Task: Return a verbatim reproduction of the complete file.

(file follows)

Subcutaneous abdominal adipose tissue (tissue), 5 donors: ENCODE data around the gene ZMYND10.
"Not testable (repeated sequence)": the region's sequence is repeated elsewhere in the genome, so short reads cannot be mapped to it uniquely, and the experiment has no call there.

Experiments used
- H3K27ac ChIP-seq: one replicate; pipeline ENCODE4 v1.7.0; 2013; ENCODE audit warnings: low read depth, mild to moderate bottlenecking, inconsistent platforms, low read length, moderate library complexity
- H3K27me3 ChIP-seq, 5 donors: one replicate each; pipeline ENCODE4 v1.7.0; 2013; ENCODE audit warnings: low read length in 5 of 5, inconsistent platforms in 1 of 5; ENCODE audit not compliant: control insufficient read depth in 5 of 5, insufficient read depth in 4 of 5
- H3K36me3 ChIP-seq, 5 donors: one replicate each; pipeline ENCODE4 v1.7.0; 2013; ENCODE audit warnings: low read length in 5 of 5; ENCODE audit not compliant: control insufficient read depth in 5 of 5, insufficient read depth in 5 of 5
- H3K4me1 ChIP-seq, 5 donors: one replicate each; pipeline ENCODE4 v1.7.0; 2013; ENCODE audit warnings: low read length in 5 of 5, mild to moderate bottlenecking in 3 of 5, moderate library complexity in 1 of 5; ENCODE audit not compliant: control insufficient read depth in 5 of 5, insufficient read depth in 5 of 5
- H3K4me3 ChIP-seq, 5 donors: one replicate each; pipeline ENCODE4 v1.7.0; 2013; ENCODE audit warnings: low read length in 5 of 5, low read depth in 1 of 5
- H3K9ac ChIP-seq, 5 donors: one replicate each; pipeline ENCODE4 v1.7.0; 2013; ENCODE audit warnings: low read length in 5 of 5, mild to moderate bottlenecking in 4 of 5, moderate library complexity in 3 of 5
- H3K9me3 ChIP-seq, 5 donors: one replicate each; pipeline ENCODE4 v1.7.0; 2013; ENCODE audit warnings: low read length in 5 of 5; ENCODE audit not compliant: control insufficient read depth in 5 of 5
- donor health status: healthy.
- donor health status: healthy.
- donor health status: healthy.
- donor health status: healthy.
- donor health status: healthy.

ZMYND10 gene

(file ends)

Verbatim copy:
Subcutaneous abdominal adipose tissue (tissue), 5 donors: ENCODE data around the gene ZMYND10.
"Not testable (repeated sequence)": the region's sequence is repeated elsewhere in the genome, so short reads cannot be mapped to it uniquely, and the experiment has no call there.

Experiments used
- H3K27ac ChIP-seq: one replicate; pipeline ENCODE4 v1.7.0; 2013; ENCODE audit warnings: low read depth, mild to moderate bottlenecking, inconsistent platforms, low read length, moderate library complexity
- H3K27me3 ChIP-seq, 5 donors: one replicate each; pipeline ENCODE4 v1.7.0; 2013; ENCODE audit warnings: low read length in 5 of 5, inconsistent platforms in 1 of 5; ENCODE audit not compliant: control insufficient read depth in 5 of 5, insufficient read depth in 4 of 5
- H3K36me3 ChIP-seq, 5 donors: one replicate each; pipeline ENCODE4 v1.7.0; 2013; ENCODE audit warnings: low read length in 5 of 5; ENCODE audit not compliant: control insufficient read depth in 5 of 5, insufficient read depth in 5 of 5
- H3K4me1 ChIP-seq, 5 donors: one replicate each; pipeline ENCODE4 v1.7.0; 2013; ENCODE audit warnings: low read length in 5 of 5, mild to moderate bottlenecking in 3 of 5, moderate library complexity in 1 of 5; ENCODE audit not compliant: control insufficient read depth in 5 of 5, insufficient read depth in 5 of 5
- H3K4me3 ChIP-seq, 5 donors: one replicate each; pipeline ENCODE4 v1.7.0; 2013; ENCODE audit warnings: low read length in 5 of 5, low read depth in 1 of 5
- H3K9ac ChIP-seq, 5 donors: one replicate each; pipeline ENCODE4 v1.7.0; 2013; ENCODE audit warnings: low read length in 5 of 5, mild to moderate bottlenecking in 4 of 5, moderate library complexity in 3 of 5
- H3K9me3 ChIP-seq, 5 donors: one replicate each; pipeline ENCODE4 v1.7.0; 2013; ENCODE audit warnings: low read length in 5 of 5; ENCODE audit not compliant: control insufficient read depth in 5 of 5
- donor health status: healthy.
- donor health status: healthy.
- donor health status: healthy.
- donor health status: healthy.
- donor health status: healthy.

ZMYND10 gene